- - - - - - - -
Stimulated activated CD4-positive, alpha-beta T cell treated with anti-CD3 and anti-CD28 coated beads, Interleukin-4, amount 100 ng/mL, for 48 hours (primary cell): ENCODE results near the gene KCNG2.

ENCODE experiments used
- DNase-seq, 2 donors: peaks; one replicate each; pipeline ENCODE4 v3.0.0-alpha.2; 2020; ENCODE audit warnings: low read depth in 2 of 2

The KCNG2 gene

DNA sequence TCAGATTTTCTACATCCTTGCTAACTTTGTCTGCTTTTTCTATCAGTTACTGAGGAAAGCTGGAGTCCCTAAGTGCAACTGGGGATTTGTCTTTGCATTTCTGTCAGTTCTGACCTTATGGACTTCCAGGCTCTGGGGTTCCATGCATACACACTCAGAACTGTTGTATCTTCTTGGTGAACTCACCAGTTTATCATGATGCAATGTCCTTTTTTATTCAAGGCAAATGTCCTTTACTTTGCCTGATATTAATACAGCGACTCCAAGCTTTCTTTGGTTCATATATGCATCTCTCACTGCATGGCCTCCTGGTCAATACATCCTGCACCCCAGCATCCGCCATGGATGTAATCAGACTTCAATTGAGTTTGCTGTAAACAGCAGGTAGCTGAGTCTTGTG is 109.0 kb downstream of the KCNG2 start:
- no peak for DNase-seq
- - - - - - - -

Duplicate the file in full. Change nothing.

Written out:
Stimulated activated CD4-positive, alpha-beta T cell treated with anti-CD3 and anti-CD28 coated beads, Interleukin-4, amount 100 ng/mL, for 48 hours (primary cell): ENCODE results near the gene KCNG2.

ENCODE experiments used
- DNase-seq, 2 donors: peaks; one replicate each; pipeline ENCODE4 v3.0.0-alpha.2; 2020; ENCODE audit warnings: low read depth in 2 of 2

The KCNG2 gene

DNA sequence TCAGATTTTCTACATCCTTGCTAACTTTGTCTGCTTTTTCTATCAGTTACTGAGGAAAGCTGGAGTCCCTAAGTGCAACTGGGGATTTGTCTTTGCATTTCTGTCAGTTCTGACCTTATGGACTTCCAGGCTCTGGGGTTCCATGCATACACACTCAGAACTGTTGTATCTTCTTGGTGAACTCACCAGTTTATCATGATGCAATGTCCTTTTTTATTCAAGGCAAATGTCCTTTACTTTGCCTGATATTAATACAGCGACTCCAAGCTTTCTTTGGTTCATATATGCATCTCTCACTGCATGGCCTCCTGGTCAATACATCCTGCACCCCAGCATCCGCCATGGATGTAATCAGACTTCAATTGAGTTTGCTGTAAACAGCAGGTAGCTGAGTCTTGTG is 109.0 kb downstream of the KCNG2 start:
- no peak for DNase-seq